Good Advice, Bad Words: Amy Alkon Explains It All in Brentwood
Amy Alkon and a fan at her book party in Brentwood June 2.
Amy Alkon, the "Advice Goddess" who has played Ann Landers at laweekly.com and other newspapers and websites for more than 20 years, was doing what she does best to a standing-room-only crowd at Diesel Books in Brentwood last night: giving solicited advice.
How to split checks on girls' night out? People should assume the check will be split equally and prepare to do their part, she explains, although if someone orders a really expensive entree, they should take the initiative and kick in more money.
Is it OK to ask guests to take off their shoes when they come inside your home? Definitely not: "If you can't get your carpets cleaned," Alkon says, "don't have people over."
What to do about a rude neighbor who blocks your driveway? "Oh, we tow," Alkon says. "We tow fast." She adds, "That's a big thing in my book. Don't be walked on."
The book in question is called Good Manners for Nice People Who Sometimes Say F*ck (that asterisk is Alkon's and not the Weekly's), and the event at Diesel is its launch party. Think wine in plastic cups, a bit of cheese and crackers, and a lot of writer (and screenwriter) friends out to lend support.
Out this week from St. Martin's Griffin, the book breezy and funny, with the sort of joking modernity you'd suspect of an advice columnist who, when asked whether it's OK to pet on the first date, first responds, "Your dog, or your girlfriend?" - only to quip, "I'm a fan of sex on the first date, actually." Miss Manners, she ain't.
She is, though, endlessly engaging. Strikingly tall and strikingly redheaded, Alkon lives in Venice but lacks its famously laid-back style; for the reading, she wears a sleeveless purple blouse with a dramatic bodice and a long black mermaid-style skirt that ends in very expensive looking ruffles. Her fashion sense, she explains, is one reason she can't get behind the whole shoes-off-at-parties thing: "There are a lot of times when you wear pants - I have outfits where if I don't wear heels, they're just dragging."
Of all the pieces of advice Alkon doles out, it's her suggestion that carpet is not worth preserving that the Westside crowd finds most astonishing. But Alkon holds her ground. "Especially in this town," she says, "people wear shoes that cost more than carpets."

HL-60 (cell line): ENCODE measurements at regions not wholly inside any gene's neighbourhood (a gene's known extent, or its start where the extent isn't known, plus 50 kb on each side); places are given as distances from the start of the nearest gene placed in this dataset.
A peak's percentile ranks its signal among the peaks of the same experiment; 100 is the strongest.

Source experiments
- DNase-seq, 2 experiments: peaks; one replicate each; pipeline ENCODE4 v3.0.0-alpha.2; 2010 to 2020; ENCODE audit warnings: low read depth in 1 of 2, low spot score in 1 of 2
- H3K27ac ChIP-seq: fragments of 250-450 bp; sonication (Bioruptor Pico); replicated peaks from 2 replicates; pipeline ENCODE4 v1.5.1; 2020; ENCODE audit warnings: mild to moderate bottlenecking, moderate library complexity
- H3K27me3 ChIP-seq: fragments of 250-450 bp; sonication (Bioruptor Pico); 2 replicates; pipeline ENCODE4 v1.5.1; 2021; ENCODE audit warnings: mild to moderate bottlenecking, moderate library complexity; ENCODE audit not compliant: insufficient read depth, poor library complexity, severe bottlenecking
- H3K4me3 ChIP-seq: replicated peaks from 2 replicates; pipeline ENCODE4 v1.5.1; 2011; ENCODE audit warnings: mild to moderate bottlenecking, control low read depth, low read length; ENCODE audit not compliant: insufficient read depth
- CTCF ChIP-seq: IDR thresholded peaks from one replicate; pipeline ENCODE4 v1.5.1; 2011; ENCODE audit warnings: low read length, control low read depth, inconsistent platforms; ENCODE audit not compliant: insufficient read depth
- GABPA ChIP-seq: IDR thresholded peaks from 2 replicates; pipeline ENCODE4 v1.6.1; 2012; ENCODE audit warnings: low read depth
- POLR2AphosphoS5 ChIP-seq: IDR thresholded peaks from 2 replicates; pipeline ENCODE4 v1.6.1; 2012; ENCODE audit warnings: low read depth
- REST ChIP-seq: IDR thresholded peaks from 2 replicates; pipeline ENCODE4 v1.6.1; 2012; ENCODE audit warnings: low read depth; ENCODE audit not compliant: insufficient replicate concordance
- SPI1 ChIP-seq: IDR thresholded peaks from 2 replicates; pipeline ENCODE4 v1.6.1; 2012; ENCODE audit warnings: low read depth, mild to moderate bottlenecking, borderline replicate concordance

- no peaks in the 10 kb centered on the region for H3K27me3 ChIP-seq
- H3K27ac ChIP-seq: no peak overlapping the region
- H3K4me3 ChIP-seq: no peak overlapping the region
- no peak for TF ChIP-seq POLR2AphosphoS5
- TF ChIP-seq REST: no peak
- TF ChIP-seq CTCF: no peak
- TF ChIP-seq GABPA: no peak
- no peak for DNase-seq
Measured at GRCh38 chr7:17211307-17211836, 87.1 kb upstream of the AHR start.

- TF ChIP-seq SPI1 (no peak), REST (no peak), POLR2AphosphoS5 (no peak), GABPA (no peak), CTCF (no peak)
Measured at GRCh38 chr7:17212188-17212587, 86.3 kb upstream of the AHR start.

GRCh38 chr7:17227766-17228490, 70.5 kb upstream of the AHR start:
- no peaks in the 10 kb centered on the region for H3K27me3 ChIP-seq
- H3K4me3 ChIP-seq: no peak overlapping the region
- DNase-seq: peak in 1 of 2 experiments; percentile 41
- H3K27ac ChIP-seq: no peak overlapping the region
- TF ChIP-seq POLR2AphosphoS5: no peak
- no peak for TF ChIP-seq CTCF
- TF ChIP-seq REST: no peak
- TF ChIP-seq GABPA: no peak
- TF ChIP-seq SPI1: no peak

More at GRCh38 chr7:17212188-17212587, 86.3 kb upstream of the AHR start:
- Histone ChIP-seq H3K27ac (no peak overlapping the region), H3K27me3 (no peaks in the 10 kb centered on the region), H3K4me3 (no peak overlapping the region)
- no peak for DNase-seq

"Or flip flops," one woman suggests helpfully.
"I don't want to see your hairy toe knuckles," the Advice Goddess parlays back.
Later, Alkon explains that while she was being provocative about the sex-on-the-first-date suggestion, there is some truth to her reply. "It depends on what your strategy is," she says.
"If a woman is able to deal with the possible consequences - that a guy might not be into her after sex - she can go ahead and have casual sex," she says. "The thing is to just be aware of the risks and be sure you accept them before you take them. I joke that I had sex with my boyfriend before the first date. We met at the Apple Store at the Grove, sat and talked at the Farmer's Market for three hours, and then he had to leave town immediately afterward. We talked on the phone for a week while he was away, and then he came to pick me up for our first date but we ended up not getting out of my house! But, at that point, I didn't care enough about having a boyfriend to care enough to hold back. What matters is that you know what the risks are and choose accordingly."
There is a fascinating story in Good Manners for Nice People Who Say F*ck about how, as a struggling writer in New York in the early '90s, Alkon started talking to a guy in an AOL chat room who turned out to be, yes, Marlon Brando. After they talked on the phone, she finally figured out who he was, and after she moved out to L.A., they became really good friends.
But rather than memoir, the book really is all about the advice - funny advice, advice for the 21st century, and advice that urges we all be a bit more civilized and assertive at the same time. Alkon is into people sticking to their guns, even while urging each of us to try to understand the other.
"Has Abbot-Kinney gotten ruder as it's gotten trendier?"
"It's horrible, horrible!" Alkon declares, but she springboards from a description of the horror to a call for empathy.
There is time for one more question.
"What do you think about people who say 'fuck' a lot?" a woman asks.
"I fucking love them," the Advice Goddess replies, and the room erupts in applause.
Follow the writer on Twitter @sarahfenske.
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